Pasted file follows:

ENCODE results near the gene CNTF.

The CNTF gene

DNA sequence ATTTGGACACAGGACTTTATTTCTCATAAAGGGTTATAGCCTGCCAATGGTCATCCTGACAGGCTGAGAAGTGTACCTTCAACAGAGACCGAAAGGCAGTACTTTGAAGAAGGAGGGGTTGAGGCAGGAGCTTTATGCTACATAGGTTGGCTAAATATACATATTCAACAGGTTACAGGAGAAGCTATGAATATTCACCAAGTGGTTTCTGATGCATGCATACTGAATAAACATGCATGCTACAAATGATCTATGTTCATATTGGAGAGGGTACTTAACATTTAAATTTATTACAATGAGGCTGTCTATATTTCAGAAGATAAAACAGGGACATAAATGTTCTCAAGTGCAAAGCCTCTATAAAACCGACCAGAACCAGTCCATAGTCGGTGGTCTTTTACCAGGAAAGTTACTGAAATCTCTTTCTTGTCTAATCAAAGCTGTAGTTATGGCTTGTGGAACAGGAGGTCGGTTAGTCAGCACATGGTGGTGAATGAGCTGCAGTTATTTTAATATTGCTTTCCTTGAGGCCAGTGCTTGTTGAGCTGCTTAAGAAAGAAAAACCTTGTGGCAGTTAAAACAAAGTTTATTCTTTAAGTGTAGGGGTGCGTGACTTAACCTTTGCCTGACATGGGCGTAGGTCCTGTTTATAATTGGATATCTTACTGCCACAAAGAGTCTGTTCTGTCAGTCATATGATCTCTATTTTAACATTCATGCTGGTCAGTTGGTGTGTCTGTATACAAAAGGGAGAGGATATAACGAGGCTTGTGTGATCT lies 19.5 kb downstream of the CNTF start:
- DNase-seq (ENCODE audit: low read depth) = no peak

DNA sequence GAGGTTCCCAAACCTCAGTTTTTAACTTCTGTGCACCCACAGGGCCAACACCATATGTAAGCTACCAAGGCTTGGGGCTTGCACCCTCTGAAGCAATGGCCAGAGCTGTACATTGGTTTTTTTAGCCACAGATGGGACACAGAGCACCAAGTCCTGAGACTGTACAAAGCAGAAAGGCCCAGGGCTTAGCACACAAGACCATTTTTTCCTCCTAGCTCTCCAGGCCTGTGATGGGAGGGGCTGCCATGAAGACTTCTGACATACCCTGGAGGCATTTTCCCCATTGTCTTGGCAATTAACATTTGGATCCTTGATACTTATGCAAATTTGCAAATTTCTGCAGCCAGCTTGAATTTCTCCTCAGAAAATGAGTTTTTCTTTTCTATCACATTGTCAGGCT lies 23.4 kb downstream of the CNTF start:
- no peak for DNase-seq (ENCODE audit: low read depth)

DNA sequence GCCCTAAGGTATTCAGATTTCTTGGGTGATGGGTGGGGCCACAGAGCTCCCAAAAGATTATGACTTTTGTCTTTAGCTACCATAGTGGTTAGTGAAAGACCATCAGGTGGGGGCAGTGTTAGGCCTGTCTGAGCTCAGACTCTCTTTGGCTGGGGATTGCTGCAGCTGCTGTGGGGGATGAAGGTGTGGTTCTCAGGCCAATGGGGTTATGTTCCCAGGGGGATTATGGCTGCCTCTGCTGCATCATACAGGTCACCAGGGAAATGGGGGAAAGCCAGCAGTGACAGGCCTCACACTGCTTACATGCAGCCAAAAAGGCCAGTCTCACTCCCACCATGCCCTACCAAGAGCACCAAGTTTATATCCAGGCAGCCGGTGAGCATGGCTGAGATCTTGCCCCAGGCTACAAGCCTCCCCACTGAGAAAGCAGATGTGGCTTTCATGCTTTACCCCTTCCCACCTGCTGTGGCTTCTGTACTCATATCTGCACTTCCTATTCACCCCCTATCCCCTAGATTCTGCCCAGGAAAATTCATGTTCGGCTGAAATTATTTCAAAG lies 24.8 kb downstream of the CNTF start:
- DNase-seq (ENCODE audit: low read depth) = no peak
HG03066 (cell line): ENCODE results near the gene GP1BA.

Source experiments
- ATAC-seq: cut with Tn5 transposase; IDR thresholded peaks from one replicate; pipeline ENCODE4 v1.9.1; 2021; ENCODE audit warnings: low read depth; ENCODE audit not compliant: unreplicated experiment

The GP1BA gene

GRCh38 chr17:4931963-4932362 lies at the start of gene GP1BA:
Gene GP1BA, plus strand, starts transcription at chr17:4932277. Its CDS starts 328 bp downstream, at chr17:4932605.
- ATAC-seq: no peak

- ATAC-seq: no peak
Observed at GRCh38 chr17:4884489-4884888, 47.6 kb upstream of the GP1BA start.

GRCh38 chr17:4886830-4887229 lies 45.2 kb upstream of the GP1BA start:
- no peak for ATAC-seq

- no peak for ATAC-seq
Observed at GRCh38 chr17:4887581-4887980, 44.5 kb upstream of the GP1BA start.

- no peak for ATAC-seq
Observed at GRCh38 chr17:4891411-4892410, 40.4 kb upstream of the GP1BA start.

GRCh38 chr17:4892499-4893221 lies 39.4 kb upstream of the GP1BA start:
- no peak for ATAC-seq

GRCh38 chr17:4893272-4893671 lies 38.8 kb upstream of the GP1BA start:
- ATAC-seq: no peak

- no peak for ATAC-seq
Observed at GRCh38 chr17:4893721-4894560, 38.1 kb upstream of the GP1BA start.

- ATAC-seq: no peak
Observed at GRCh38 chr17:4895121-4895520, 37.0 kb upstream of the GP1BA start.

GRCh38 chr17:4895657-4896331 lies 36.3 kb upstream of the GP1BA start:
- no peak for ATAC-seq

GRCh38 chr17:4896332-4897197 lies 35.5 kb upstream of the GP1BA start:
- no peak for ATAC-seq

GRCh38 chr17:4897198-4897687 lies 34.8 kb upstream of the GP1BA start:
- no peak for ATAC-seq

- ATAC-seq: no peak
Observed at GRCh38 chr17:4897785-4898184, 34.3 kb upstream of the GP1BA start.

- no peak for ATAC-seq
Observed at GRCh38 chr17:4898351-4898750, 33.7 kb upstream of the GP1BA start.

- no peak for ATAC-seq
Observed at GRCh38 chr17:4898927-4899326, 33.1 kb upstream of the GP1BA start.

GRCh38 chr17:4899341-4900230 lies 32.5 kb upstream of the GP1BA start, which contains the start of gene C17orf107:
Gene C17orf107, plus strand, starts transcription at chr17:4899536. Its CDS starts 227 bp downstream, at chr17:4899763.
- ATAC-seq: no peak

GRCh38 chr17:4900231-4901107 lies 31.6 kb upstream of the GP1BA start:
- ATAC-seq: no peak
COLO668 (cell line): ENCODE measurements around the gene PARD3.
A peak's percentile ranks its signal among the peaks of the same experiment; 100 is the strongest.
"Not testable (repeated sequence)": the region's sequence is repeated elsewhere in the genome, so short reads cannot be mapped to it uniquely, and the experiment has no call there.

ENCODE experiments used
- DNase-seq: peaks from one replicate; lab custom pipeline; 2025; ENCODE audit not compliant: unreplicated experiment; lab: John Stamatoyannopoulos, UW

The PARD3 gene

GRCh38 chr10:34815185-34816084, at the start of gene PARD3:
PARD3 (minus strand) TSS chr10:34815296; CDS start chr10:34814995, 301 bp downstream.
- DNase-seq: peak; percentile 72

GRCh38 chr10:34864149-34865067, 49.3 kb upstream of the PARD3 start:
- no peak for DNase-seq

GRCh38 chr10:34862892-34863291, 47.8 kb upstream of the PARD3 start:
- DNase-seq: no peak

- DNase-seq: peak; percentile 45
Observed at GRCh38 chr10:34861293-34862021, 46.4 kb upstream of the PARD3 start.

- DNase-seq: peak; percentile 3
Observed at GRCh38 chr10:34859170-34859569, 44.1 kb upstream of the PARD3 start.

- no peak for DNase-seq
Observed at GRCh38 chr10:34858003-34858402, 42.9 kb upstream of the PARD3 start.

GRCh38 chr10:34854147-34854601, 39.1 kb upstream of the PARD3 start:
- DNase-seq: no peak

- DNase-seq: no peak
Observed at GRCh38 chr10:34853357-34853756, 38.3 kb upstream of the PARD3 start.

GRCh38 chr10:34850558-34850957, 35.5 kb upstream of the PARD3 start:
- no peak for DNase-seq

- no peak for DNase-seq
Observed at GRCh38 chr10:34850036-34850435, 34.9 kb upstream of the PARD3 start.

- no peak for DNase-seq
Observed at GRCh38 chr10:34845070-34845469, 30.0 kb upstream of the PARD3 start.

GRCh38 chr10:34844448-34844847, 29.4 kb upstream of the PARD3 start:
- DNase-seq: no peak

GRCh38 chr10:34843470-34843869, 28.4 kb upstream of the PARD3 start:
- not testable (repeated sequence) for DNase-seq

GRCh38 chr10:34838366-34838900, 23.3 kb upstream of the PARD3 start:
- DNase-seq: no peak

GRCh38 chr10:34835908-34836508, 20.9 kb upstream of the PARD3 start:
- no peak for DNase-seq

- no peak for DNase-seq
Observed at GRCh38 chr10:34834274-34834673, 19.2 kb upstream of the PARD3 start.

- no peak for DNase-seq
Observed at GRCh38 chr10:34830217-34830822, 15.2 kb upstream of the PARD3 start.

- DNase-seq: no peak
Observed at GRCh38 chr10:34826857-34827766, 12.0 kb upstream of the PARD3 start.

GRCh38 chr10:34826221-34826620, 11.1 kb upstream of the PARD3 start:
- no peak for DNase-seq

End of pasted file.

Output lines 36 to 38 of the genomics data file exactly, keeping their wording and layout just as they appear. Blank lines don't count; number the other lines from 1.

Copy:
GRCh38 chr17:4897198-4897687 lies 34.8 kb upstream of the GP1BA start:
- no peak for ATAC-seq

- ATAC-seq: no peak